Mahathir has already signaled a challenge to China insisting that we must “ensure our voice is heard because Malaysia does have islands in the area and this we must uphold.” He went on to note that China’s willingness to “flex its muscles . . . is very worrisome” as is its ability to rapidly “increase its influence over many countries in Southeast Asia without actually conquering them.” Mahathir has already set a very different tone for Malaysian-Chinese relations than his predecessor.
IF MALAYSIA is to become serious about resisting Chinese dominance there is only one place it can turn—the United States. The two countries have a long record of defense cooperation including port calls by U.S. naval vessels, joint military exercises (everything from jungle warfare training to surface naval maneuvers), counterterrorism and counterproliferation cooperation, and ministerial level consultations. U.S. naval surveillance aircraft fly over the South China Sea from a Malaysian naval base on Labuan Island, Malaysian units participate in the multination Cobra Gold exercise, Lockheed Martin maintains a repair depot outside Kuala Lumpur and Malaysian military officers attend U.S. military colleges under international military education and training grants.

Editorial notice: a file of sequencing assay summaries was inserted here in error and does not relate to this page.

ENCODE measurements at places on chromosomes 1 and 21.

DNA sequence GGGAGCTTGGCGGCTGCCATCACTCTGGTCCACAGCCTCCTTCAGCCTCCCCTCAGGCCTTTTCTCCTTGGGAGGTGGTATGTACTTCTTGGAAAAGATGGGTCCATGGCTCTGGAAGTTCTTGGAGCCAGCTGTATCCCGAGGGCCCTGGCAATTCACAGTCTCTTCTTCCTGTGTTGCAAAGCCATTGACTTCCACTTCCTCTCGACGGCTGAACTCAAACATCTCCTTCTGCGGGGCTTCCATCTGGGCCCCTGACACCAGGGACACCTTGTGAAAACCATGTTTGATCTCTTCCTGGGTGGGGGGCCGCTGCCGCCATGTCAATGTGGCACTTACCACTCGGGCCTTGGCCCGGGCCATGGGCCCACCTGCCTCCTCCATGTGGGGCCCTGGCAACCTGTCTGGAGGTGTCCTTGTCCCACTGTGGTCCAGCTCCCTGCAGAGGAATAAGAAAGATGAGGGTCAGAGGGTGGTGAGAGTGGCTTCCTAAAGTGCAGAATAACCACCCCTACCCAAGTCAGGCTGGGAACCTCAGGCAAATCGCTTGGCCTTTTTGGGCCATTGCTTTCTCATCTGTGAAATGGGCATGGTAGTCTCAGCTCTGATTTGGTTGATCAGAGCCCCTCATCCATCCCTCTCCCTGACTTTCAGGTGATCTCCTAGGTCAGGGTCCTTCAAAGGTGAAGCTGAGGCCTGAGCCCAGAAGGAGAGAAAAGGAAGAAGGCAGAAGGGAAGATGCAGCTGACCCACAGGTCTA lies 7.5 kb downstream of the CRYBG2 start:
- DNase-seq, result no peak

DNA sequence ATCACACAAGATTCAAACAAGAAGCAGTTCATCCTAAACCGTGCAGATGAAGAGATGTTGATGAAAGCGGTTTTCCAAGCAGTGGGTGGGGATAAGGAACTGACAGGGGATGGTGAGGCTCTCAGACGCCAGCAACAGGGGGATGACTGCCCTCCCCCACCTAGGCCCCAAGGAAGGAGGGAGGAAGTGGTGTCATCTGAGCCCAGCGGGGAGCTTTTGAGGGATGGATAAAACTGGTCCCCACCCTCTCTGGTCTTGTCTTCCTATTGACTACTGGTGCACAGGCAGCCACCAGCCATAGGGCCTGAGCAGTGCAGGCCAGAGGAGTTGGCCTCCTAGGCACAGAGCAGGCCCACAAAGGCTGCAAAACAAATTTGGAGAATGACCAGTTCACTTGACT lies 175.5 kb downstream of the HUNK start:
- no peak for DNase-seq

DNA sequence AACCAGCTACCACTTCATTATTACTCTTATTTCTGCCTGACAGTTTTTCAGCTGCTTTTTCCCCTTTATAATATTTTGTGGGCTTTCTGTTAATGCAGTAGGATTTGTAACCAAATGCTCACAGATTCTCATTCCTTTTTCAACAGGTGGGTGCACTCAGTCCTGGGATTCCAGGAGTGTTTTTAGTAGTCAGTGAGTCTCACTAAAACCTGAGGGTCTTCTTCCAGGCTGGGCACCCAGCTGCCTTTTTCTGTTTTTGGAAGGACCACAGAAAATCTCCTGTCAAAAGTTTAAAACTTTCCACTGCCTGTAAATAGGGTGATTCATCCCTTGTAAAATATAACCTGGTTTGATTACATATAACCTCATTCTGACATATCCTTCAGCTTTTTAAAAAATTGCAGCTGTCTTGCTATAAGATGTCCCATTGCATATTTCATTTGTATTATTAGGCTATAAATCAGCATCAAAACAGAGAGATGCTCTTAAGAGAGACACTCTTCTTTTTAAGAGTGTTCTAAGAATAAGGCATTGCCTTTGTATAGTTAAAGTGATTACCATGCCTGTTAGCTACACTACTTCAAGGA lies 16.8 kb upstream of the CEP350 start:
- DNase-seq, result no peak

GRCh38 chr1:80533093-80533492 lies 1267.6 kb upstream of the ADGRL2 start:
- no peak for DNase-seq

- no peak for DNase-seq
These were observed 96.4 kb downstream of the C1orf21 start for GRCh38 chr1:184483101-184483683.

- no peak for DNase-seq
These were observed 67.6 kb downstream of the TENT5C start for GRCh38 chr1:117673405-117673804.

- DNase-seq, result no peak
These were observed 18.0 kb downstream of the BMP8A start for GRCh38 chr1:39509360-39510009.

Meanwhile, Secretary of Defense James Mattis has authorized a stepped-up U.S. military presence in the South China Sea. Since May 2017, the navy has more than doubled the number of designated FONOPS compared to past years. The number of “ship days” under routine operations increased from seven hundred in 2016 to nine hundred in 2017. Three naval carrier battle groups have conducted operations in the area while the air force has conducted bomber patrols over the South China Sea from Guam and Diego Garcia. In response to what Mattis described as China’s policies of “intimidation and coercion,” the Pentagon withdrew an invitation to China to participate in this year’s Rim of the Pacific Exercise (RIMPAC)—the world’s largest annual multinational naval exercise.